Prestbury Past and Present volume 2, by Norman J. Baker. Published by Prestbury Local History Society, 2017. £10.00.

Prestbury Local History Society has now produced the second in its proposed series of histories of the village. This collection of essays takes its history back to the early development of the village; as with the first volume, it is divided into four sections:

•   An Exploration into the Beginning and Early Development of Prestbury

•   800 Years of Farming

•   Prestbury’s Mills

•   A Brief History of Land Ownership

The author writes that although there have been local archaeological excavations, no evidence has been found of prehistoric occupation of Prestbury but there are indications that farming has occurred locally for over 2000 years. The name of Prestbury, then spelt Preosdabyrig, goes back to 889 when it was written in a charter. The village has formed around the focal points of the moated Manor and Shaw Green, the church and village centre, Noverton and Llanthony Priory and the Burgage, all of which are discussed. The final part of this first section looks at Prestbury’s links with the outside world, through the development of its tracks and roads.

The item on farming is based around Home Farm and looks at its buildings, its fields and the families who occupied it, the Capel family and John de Gamage being the earliest people to live there. Other names discussed are Villar, Johnson, Robinson, Pumphrey, Stephen, Harvey, Chamberlayne, Wiggetts, and Banwell.

The third section looks at the life of Lower Mill which has been in existence for over 600 years and possibly much longer. Throughout my years of research, I have occasionally come across a mention of the Star Chamber but never had cause or inclination to follow up on what was involved. I now know! Mention is made here, and a full description is given in an appendix, of a case brought before the Star Chamber by the Lord of the Manor in a dispute about the provision of water to his manor house. As in each of the sections, the buildings, surroundings and occupants are recorded.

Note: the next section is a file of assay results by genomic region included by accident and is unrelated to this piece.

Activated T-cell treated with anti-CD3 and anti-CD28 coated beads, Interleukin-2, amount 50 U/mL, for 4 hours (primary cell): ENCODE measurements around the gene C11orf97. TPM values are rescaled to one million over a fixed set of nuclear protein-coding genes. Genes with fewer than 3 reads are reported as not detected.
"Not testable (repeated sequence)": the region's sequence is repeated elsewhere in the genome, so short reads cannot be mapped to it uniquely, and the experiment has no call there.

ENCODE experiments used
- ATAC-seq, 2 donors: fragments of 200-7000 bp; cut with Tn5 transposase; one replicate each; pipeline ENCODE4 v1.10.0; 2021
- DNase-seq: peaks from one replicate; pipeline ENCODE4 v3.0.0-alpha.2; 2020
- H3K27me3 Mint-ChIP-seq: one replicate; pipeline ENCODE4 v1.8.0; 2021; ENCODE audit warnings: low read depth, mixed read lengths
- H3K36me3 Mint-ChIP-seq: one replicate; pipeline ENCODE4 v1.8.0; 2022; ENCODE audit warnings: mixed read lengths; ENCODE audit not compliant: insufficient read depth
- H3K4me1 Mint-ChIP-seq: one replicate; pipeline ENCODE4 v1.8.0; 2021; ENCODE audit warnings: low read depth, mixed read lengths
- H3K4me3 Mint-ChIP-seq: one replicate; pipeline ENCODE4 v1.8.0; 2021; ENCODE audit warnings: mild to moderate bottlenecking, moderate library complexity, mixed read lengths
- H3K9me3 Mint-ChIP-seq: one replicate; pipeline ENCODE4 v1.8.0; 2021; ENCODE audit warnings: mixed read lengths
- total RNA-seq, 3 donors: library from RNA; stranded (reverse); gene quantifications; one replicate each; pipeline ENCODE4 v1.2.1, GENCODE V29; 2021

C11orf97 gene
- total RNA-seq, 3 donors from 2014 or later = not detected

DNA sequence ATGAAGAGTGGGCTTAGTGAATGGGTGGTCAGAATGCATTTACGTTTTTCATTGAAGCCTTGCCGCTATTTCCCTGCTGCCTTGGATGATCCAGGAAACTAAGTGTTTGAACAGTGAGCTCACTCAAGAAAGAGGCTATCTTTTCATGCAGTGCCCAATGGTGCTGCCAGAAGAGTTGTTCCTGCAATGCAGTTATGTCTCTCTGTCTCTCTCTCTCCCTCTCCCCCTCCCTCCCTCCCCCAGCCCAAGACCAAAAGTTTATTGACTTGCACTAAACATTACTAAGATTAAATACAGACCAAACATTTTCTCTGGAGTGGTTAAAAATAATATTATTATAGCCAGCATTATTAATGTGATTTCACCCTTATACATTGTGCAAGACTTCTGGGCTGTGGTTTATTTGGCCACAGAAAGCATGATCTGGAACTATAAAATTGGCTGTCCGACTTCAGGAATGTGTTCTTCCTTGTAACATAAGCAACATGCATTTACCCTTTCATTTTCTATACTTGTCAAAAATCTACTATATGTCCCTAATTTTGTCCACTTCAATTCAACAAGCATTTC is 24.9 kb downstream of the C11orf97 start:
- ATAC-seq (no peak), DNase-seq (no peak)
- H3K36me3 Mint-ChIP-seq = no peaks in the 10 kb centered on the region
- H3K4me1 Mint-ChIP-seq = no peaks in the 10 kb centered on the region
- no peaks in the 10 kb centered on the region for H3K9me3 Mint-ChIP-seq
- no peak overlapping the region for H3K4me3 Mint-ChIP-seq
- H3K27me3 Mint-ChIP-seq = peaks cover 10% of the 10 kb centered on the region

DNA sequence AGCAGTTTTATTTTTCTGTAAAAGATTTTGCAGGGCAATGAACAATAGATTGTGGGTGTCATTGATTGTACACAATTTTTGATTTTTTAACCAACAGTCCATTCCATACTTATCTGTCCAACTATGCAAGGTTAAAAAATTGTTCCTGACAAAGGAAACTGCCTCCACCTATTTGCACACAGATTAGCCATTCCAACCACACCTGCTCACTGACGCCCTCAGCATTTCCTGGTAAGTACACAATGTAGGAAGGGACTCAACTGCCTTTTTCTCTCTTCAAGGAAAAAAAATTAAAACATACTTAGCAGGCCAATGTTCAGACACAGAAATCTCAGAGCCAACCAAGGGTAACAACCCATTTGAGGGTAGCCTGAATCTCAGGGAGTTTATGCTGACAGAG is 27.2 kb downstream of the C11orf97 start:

The final part of the book looks at land ownership and covers grants of land, the various enclosures of common and fields and the current situation along with several maps. An appendix illustrates the detail of one particular part of the Enclosure Act, that of Sandfield aka Bereworth Field.

As with volume 1, this is a well-researched book which is indicated by the bibliography at the end. An index is also provided. For those with a particular interest in Prestbury, it is interesting and informative but it could also be read as an example of the history of many an English village. At £10 a copy, the book can be purchased from the Prestbury Post Office or Library or at the Society’s meetings.

Liz Jack

Tewkesbury’s Two Forgotten Railways!, by John Dixon. Published by Tewkesbury Historical Society, 2018. 128pp, numerous illustrations, £15. Available from Alison’s Bookshop, 138-9 High Street, Tewkesbury GL20 5JR or online on the Society’s website.

There cannot be much about Tewkesbury’s railways which John Dixon has failed to uncover for this wide-ranging work. It’s not just a book about trains, locomotives and stations, for a strength of the book is that they are given a social context. I particularly enjoyed the chapter detailing the lives of some of the people associated with the railway across the years and the community they formed along the Ashchurch Road. John’s inimitable style keeps the reader wanting to turn the next page to discover more about this episode of Tewkesbury’s history which has left little trace on the ground since final closure over sixty years ago. If there is a criticism, many of the photographs could have been larger but then there wouldn’t have been so many. The book is a worthy addition to the publications of the Tewkesbury Historical Society.

David Aldred